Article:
For Immediate Release
KDHE Office of Communications
TOPEKA, Kan - January is National Cervical Cancer Awareness Month, and this year it is important for women to be aware of new cervical cancer screening guidelines. Both the Centers for Disease Control and Prevention (CDC) and the American Cancer Society no longer recommend that average-risk women get a Pap test every year.
According to the American Cancer Society, cervical cancer mortality rates among U.S. women decreased by almost 70 percent from 1955 to 1992 due in large part to the Pap test, which can detect disease in its early stages. Cervical cancer takes many years to develop and can be caught early enough with longer time intervals between Pap tests. Moreover, frequent screening can lead to unnecessary treatment procedures that can cause cervical damage. Therefore, the new screening guidelines from the American Cancer Society and U.S. Preventive Services Task Force for average-risk women are as follows:
"Even though Pap test recommendations have changed, women should continue receiving annual well woman exams,” said Robert Moser, M.D., Kansas Department of Health and Environment (KDHE) Secretary and State Health Officer. “Each woman should discuss her individual risk with her doctor to determine how frequently she should receive a Pap test. Components that may be included in annual well woman exams are a clinical breast exam, screening for sexually transmitted diseases, contraception, immunizations, routine blood pressure, glucose, cholesterol and weight checks, as well as counseling on how to maintain best health and prevent or manage chronic conditions."
According to the CDC, almost all cervical cancers are caused by the human papillomavirus (HPV), one of the most common sexually transmitted diseases. HPV vaccines are now available that prevent the two HPV strains most likely to cause cervical cancer. These vaccinations are effective for a lifetime, but must be administered in a three shot series prior to adulthood. HPV vaccines are recommended for both boys and girls at ages 11 and12, but additional ages can be considered. Not all cervical cancer is prevented by the HPV vaccine; therefore, women are still recommended to get Pap tests.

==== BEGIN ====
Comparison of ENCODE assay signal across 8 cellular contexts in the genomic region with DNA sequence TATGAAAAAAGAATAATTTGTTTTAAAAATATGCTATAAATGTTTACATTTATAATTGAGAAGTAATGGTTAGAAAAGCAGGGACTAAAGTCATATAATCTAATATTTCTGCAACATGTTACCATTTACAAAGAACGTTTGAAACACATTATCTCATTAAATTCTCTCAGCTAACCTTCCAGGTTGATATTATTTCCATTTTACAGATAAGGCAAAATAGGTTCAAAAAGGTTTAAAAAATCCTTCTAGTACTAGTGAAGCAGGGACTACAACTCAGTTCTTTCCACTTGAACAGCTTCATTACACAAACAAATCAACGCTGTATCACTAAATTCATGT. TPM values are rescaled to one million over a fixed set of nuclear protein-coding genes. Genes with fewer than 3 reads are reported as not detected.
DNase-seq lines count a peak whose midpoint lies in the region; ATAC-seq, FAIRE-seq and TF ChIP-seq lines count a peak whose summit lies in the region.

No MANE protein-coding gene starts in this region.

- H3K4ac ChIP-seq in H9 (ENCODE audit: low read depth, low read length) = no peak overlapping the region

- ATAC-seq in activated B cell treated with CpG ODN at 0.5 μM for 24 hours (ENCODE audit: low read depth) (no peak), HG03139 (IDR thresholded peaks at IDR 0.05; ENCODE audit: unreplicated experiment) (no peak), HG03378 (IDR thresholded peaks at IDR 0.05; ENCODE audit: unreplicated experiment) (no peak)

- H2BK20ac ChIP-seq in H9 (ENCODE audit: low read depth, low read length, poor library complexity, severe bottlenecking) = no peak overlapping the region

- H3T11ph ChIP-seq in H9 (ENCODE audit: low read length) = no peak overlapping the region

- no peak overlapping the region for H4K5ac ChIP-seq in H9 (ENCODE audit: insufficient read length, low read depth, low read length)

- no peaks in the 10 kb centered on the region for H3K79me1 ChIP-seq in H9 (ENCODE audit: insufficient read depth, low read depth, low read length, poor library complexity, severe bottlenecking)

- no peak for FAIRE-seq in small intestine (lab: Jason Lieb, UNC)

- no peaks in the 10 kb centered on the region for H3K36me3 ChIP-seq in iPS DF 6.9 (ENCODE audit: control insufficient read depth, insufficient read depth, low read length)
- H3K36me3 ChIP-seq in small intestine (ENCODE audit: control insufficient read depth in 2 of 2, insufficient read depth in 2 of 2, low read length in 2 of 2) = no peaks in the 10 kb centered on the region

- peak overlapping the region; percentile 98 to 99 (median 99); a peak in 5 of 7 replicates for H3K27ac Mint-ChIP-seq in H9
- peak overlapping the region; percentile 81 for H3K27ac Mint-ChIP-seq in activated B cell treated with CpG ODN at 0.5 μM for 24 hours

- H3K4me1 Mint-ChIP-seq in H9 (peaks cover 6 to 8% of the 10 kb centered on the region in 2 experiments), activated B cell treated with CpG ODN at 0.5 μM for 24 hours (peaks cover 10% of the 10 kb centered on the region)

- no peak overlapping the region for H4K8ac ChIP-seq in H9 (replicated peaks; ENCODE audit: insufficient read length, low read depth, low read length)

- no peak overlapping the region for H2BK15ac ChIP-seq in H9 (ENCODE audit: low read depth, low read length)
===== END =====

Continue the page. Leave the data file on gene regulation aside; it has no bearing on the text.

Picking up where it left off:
When it is time for screening, the KDHE Early Detection Works (EDW) program provides breast and cervical cancer screenings for eligible women at no cost. Eligible women are Kansas residents ages 40 to 64, without health insurance, who meet income guidelines. Women can enroll for these free screenings by calling toll-free 1-877-277-1368. Limited state funds are available for women under 40 who are experiencing breast or cervical problems. EDW pays for many diagnostic follow-up tests with free or affordable treatment available to women diagnosed with cancer while participating in the program.
EDW also partners with employers, churches, organizations and other groups to provide education on breast and cervical health. Call your area EDW representative for more information about what you can do to increase awareness in and promote screening in your area. For more information on the new cervical cancer screening guidelines, visit www.cancer.org or www.cdc.gov/cancer
Note for the Editor/Reporter: Included is a map of the Early Detection Works representatives throughout the State of Kansas. Please note the contact information for the representative in your area.